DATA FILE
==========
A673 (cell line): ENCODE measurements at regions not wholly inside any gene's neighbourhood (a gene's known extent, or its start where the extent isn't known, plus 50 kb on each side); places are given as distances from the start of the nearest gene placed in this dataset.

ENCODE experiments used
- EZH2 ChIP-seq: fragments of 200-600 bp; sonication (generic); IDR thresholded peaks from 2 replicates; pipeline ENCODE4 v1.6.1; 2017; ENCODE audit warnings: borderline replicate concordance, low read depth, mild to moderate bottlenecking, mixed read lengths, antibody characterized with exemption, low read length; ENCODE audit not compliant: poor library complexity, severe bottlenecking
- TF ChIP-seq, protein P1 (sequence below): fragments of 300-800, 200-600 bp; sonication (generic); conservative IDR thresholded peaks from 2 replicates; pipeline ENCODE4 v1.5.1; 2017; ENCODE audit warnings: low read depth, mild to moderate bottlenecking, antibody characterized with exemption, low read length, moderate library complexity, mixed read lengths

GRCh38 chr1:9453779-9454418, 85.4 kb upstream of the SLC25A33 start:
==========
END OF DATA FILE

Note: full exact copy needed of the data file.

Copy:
A673 (cell line): ENCODE measurements at regions not wholly inside any gene's neighbourhood (a gene's known extent, or its start where the extent isn't known, plus 50 kb on each side); places are given as distances from the start of the nearest gene placed in this dataset.

ENCODE experiments used
- EZH2 ChIP-seq: fragments of 200-600 bp; sonication (generic); IDR thresholded peaks from 2 replicates; pipeline ENCODE4 v1.6.1; 2017; ENCODE audit warnings: borderline replicate concordance, low read depth, mild to moderate bottlenecking, mixed read lengths, antibody characterized with exemption, low read length; ENCODE audit not compliant: poor library complexity, severe bottlenecking
- TF ChIP-seq, protein P1 (sequence below): fragments of 300-800, 200-600 bp; sonication (generic); conservative IDR thresholded peaks from 2 replicates; pipeline ENCODE4 v1.5.1; 2017; ENCODE audit warnings: low read depth, mild to moderate bottlenecking, antibody characterized with exemption, low read length, moderate library complexity, mixed read lengths

GRCh38 chr1:9453779-9454418, 85.4 kb upstream of the SLC25A33 start: